Some of our neighbors had already left their homes by car and didn’t seem to have trouble with the local street, so my daughters figured they could get to work safely. They set off by car. I was home—the place where I work was closed for the day. I had no plan to try to travel anywhere.

Then the phone rang.

My daughter the passenger called to tell me that they had slid to the edge of the street and couldn’t get the car moving again. They were well past half-way to the mall, but they were in a low spot between two hills, and two other cars were also stuck in the same area.

While we were talking, I heard my daughter the driver scream, and my daughter the passenger said urgently, “oh no, oh no.” Yet another car had met the same slick spot on the road and was sliding directly toward them. A collision was narrowly avoided, thanks to God’s grace and the skill of the other driver. Imagine my helpless anguish, though, being home on the phone and listening to my daughters in danger, unable to help them in any way.

We stayed on the phone for twenty minutes, and two more cars slid on the same spot straight toward my daughters in their car, and all I could do was listen to their shouts and screams.

Other cars managed to navigate the road. Those drivers chose not to stop to help, and I cannot blame them. Anyone who stopped between the hills was going to be stuck there. I asked my daughters to get out of the car and stand a safe distance away. They finally took my suggestion.

At one point a pickup truck belonging to the city did stop. The driver spoke with my daughters and the other people who were stuck. He said that the sand truck had stopped sanding right at that spot, which is why it was so slippery. He had called for barricades to close the road, and the sand truck would be back as quickly as possible.

From this point, the story is a happy one. My daughters continued to stay in touch by phone, off and on, while they waited for the sand truck. An older couple saw them standing by the car in front of their house and invited them indoors for tea and cookies. When the sand truck had arrived and applied its sand, the gentleman asked them if they would like his help to get the car unstuck. They thought he was offering to push. Instead, he took the keys, got behind the wheel, and maneuvered the car onto a drivable stretch of the street. He got out of the car, they got in, and they headed toward home.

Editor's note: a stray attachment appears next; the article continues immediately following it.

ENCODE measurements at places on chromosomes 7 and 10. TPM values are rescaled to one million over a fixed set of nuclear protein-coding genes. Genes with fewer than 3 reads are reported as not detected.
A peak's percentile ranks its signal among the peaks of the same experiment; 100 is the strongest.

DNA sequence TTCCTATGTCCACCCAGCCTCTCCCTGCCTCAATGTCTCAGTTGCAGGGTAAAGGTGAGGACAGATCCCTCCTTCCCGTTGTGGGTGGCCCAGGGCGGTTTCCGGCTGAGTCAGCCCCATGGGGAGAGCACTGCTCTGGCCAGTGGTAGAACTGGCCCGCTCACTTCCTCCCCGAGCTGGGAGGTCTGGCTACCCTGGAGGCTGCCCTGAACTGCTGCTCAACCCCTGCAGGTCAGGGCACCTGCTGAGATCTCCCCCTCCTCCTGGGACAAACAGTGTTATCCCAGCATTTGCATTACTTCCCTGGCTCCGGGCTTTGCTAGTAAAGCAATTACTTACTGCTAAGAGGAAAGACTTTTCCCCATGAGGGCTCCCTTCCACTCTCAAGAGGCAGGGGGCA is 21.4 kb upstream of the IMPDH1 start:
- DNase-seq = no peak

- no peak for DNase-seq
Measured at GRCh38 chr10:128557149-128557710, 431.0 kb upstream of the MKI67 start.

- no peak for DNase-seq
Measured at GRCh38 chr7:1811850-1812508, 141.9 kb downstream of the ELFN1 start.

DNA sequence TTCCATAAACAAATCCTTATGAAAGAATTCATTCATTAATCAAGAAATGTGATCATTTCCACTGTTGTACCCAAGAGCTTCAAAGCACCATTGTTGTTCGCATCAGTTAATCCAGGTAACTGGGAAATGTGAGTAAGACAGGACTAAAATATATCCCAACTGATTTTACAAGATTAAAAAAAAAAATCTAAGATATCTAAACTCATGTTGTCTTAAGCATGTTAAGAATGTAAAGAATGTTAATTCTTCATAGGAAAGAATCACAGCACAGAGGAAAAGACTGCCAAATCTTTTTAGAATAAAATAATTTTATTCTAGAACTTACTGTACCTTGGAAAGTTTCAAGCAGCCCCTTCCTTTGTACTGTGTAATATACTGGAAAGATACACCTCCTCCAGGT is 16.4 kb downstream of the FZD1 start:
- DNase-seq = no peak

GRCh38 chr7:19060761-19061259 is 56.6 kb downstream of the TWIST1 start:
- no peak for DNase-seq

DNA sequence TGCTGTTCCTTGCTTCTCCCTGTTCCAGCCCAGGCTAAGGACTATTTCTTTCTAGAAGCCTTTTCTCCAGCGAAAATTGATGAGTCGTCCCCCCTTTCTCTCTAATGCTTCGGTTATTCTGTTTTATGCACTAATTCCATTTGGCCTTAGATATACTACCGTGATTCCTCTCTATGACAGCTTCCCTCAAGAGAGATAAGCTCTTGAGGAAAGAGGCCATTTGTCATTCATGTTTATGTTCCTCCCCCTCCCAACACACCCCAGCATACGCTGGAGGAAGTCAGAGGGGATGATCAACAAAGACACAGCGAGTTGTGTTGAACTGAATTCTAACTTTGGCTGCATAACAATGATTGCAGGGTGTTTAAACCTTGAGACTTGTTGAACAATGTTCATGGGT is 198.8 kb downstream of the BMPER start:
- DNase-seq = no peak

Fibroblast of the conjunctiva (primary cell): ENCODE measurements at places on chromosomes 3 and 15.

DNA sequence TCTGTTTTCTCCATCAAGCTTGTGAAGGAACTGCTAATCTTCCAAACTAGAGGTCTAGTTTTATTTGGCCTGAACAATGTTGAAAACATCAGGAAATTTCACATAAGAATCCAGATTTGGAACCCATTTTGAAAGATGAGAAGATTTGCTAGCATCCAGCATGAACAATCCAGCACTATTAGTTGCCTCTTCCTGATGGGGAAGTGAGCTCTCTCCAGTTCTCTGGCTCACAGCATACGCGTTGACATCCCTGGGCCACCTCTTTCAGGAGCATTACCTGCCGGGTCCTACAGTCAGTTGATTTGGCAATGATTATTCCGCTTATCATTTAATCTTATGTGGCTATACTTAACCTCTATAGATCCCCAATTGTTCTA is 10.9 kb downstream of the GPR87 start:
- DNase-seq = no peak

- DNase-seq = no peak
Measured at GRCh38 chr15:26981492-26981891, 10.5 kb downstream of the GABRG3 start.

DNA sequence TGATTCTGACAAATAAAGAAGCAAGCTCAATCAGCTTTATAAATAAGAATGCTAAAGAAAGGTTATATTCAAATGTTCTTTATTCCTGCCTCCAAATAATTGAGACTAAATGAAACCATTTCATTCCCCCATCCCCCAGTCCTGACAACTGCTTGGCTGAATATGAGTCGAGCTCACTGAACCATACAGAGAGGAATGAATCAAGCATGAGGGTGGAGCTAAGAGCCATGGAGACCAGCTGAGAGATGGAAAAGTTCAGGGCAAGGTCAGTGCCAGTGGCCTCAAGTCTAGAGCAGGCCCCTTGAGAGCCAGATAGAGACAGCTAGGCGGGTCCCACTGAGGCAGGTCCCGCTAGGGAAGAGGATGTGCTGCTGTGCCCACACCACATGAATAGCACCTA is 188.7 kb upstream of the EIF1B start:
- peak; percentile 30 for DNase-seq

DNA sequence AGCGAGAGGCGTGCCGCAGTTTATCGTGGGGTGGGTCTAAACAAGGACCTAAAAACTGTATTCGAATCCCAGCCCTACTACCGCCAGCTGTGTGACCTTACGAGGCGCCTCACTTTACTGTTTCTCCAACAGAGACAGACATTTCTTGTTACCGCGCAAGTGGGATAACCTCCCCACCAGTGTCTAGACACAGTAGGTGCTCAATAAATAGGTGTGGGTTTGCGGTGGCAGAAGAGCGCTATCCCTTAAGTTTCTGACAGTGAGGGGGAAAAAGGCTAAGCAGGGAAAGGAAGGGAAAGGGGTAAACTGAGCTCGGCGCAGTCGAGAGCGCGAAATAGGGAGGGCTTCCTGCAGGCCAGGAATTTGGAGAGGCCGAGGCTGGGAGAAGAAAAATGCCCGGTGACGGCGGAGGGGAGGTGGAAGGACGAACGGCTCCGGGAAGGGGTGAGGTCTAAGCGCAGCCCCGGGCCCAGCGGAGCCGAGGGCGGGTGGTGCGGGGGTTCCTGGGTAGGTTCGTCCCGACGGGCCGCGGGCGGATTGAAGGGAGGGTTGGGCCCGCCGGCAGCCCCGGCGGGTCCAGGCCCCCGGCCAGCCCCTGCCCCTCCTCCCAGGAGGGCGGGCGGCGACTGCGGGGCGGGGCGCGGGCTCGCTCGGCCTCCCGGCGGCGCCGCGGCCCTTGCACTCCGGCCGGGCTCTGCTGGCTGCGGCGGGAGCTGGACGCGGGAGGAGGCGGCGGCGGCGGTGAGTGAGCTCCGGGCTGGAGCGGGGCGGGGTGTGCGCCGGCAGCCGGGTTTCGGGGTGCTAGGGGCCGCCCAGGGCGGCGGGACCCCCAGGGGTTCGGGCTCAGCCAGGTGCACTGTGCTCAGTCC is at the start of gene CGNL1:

The main streets were good, but they feared the side streets of the neighborhood. Therefore, they stopped at a grocery store, bought hats and mittens and hot beverages, and walked the last mile home. In the afternoon, when the streets were in better condition, I drove my daughter to the store to regain her car.

People say that as children grow, their parents’ worries become larger rather than smaller. I have to say that in my family, that adage appears to be true. J.

 

Hearty skillet recipe

During my one-year internship, when I lived alone in an apartment, I invented a recipe that was cheap, easy to make, satisfying, and easy to rewarm as leftovers. Somehow, this recipe became a default family lunch for snow days. Even if I had to walk a mile in the snow to the grocery store for two or three ingredients, I did so willingly because we all like this lunch.

Here are the ingredients for my recipe: One box of macaroni and cheese (which will require some butter and milk), one pound of cooked meat, half an onion chopped, half a bell green pepper chopped, two cloves of garlic diced, one can of diced tomatoes (14 ½ ounces), one small can of mushroom pieces, two teaspoons chili powder, 1 ½ teaspoons Italian seasoning (or half a teaspoon each of oregano, parsley, and thyme), and half a teaspoon of cinnamon.

Prepare the macaroni and cheese according to the instructions on the package. While waiting for the water to come to a boil, chop the vegetables and cook them in the skillet in two teaspoons of vegetable oil or melted butter. Add the tomatoes, mushrooms, meat, and spices. Stir occasionally. When the macaroni and cheese is prepared, add it to the skillet. Stir and bring to the table.

My usual meat for this recipe is diced summer sausage. We receive summer sausages in gift baskets every Christmas, and summer sausage on crackers is appealing for only a few consecutive evenings. Many other meat choices are possible: cooked chicken, diced; cooked ham, diced; ground beef; hotdogs or bratwurst, sliced; or just about any other leftover meat found in the refrigerator. Fish (at least canned tuna) does not go well into this recipe. A meatless version could easily be made with a cup of beans or corn in place of the meat.

This is a hearty meal that is easy to prepare. I’ve doubled it when my children had friends over to play in the snow. The leftovers store well and are easily warmed for a meal later in the week. J.